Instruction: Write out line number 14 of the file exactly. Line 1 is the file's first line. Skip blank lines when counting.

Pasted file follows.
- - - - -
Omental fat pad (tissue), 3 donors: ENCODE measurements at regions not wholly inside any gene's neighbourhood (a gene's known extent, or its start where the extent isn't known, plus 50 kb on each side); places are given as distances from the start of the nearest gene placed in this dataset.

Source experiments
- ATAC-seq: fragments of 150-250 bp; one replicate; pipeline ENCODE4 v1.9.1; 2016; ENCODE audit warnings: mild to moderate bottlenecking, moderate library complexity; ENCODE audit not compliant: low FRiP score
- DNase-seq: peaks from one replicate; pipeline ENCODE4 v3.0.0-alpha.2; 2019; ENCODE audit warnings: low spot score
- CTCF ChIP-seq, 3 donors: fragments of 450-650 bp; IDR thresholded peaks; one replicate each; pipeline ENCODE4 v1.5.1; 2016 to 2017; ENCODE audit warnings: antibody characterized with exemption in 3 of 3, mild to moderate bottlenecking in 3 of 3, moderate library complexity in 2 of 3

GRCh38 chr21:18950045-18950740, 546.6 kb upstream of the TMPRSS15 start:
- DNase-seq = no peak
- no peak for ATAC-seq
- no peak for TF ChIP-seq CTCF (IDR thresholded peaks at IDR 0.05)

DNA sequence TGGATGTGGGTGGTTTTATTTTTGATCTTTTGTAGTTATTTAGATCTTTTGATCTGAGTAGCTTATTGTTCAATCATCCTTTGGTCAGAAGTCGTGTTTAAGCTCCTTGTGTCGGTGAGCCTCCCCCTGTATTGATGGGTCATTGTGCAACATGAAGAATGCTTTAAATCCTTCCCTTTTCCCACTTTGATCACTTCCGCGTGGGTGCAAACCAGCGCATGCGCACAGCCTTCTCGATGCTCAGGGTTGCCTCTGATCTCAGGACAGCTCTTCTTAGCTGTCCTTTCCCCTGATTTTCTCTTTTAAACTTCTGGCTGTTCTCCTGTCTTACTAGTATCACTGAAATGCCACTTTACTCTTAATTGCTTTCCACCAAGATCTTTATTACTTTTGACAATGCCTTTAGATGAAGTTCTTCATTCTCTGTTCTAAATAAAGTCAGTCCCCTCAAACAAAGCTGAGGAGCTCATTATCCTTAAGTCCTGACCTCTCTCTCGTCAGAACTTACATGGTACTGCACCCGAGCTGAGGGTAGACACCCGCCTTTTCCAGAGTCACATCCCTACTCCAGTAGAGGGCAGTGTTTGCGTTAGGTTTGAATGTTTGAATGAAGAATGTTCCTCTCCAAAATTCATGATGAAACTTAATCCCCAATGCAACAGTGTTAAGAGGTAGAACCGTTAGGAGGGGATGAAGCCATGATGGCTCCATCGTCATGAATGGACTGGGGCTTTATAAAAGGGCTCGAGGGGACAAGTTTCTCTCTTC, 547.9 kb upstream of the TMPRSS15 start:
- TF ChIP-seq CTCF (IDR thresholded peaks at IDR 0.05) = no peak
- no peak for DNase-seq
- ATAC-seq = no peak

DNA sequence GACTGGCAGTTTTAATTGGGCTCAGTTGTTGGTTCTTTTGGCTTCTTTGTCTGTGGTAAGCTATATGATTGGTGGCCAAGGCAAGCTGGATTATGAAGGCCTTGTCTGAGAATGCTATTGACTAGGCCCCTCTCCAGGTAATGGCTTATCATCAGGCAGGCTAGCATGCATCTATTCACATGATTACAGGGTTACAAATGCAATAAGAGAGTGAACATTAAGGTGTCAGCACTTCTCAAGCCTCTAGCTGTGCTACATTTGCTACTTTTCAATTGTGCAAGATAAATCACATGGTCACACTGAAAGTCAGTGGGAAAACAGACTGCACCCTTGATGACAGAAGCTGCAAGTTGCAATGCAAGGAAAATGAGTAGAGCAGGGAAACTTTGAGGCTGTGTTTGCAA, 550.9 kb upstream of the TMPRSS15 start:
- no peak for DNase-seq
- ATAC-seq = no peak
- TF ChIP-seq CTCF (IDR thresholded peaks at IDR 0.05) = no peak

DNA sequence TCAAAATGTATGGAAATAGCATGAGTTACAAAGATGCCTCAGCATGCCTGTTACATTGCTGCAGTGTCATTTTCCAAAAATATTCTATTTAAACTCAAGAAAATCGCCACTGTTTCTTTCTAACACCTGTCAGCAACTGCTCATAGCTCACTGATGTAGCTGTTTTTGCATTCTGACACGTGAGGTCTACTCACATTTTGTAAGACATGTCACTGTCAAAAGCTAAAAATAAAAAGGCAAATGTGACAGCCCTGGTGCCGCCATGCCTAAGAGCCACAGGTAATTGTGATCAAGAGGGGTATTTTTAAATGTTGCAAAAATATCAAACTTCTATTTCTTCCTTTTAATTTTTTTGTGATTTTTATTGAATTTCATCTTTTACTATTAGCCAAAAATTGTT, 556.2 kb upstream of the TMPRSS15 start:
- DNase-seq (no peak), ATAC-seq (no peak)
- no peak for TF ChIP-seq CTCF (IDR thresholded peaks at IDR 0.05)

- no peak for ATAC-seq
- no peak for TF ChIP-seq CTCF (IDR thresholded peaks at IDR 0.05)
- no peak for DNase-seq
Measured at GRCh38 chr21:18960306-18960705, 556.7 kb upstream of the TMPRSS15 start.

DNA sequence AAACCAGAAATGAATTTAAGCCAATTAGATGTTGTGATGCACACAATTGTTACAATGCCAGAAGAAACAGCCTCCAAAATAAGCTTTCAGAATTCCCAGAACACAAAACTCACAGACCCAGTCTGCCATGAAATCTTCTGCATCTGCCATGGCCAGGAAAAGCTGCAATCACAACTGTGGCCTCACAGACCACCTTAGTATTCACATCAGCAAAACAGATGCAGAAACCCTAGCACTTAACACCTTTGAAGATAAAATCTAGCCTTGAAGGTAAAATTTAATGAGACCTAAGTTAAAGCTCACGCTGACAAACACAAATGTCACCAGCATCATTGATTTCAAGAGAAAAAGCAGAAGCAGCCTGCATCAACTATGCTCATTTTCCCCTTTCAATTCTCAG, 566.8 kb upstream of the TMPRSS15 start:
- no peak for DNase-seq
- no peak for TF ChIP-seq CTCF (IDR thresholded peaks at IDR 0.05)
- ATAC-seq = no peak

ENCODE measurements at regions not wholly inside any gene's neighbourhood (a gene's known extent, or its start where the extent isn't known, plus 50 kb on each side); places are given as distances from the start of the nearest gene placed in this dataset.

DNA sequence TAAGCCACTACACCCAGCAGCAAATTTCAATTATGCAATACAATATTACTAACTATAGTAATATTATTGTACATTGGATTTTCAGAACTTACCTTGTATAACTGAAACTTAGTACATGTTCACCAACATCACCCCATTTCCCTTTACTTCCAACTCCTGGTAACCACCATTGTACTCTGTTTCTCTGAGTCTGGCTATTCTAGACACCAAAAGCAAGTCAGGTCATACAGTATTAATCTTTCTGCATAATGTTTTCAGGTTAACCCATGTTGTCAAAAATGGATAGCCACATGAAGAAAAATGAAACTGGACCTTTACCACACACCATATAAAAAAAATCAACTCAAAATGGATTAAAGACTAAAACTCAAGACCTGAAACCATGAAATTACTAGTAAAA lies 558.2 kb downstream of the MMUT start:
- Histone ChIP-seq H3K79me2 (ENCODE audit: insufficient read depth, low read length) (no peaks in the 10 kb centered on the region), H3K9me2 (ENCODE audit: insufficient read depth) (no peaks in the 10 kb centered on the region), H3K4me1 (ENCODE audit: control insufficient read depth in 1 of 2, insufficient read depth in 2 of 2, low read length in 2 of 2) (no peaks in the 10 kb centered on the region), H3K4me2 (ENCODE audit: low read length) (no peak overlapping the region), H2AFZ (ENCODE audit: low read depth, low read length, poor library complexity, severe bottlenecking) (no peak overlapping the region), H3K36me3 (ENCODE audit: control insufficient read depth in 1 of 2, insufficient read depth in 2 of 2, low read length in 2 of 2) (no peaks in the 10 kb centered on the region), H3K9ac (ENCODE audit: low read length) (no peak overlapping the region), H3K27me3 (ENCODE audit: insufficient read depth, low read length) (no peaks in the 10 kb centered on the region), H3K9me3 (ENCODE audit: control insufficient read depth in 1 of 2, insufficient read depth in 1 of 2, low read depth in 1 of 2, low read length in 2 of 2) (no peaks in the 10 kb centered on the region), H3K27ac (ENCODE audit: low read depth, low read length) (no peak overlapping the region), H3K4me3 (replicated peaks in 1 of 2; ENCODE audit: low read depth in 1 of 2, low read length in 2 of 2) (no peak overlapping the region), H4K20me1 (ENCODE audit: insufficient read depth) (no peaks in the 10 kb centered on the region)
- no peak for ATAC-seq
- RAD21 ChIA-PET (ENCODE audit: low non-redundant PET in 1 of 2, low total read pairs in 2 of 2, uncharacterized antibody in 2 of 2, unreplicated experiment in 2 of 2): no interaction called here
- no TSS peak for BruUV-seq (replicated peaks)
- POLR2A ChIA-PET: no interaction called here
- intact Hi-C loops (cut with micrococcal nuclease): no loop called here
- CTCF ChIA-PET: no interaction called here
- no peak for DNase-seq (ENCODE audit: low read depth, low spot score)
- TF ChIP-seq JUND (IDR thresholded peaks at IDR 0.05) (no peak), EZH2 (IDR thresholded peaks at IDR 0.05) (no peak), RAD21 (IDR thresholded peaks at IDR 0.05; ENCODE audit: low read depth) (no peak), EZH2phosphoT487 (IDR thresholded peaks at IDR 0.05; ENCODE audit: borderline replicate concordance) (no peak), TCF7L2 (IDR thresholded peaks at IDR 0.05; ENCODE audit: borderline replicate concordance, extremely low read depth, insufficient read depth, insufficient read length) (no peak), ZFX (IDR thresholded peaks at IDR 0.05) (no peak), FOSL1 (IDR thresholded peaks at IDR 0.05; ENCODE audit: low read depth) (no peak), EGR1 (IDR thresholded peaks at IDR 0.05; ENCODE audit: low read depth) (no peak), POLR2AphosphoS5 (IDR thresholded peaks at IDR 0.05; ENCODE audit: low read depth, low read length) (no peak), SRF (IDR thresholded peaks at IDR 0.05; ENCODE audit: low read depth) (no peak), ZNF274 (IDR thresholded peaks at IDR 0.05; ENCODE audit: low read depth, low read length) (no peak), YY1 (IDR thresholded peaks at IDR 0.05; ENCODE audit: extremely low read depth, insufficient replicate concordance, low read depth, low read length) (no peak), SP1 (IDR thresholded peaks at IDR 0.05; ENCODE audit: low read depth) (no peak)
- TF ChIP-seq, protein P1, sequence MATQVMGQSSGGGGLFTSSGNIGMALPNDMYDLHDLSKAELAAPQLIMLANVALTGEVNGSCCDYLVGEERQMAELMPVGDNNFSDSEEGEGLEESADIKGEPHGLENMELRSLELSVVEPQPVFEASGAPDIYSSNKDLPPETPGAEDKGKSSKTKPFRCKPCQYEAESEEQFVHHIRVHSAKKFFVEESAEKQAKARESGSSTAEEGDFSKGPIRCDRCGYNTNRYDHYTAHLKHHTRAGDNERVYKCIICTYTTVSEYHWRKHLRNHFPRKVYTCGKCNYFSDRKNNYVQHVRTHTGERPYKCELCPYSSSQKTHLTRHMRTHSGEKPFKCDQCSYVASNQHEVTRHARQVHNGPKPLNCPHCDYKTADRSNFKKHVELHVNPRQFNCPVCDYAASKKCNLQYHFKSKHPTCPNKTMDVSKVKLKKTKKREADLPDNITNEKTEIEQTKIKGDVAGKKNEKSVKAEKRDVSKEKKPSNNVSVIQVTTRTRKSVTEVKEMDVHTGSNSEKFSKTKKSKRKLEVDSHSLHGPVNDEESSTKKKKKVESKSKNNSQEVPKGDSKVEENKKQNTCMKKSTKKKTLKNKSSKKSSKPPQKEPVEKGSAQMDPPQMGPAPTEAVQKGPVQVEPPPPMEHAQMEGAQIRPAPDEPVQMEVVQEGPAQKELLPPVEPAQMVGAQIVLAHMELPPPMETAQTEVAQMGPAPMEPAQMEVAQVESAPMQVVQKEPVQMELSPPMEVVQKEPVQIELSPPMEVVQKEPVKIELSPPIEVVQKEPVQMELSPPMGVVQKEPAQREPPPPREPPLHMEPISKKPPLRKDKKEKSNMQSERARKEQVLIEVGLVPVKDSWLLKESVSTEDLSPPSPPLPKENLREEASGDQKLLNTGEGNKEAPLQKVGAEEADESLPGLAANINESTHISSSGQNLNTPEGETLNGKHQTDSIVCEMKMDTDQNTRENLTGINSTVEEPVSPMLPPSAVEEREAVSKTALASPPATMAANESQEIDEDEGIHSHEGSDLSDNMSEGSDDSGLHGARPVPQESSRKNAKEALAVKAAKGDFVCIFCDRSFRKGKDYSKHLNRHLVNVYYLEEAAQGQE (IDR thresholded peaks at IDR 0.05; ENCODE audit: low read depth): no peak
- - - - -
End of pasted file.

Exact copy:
DNA sequence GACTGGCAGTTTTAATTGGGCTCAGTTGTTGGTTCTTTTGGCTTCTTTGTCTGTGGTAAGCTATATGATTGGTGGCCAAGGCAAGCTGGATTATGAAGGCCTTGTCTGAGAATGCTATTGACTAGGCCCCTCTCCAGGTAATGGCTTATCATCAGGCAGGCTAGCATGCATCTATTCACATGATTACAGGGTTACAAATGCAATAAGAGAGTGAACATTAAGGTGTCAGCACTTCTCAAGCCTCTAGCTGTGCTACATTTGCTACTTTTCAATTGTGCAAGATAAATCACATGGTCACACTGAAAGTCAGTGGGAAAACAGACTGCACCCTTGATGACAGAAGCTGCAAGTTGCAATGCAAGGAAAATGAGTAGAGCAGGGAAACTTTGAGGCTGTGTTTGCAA, 550.9 kb upstream of the TMPRSS15 start: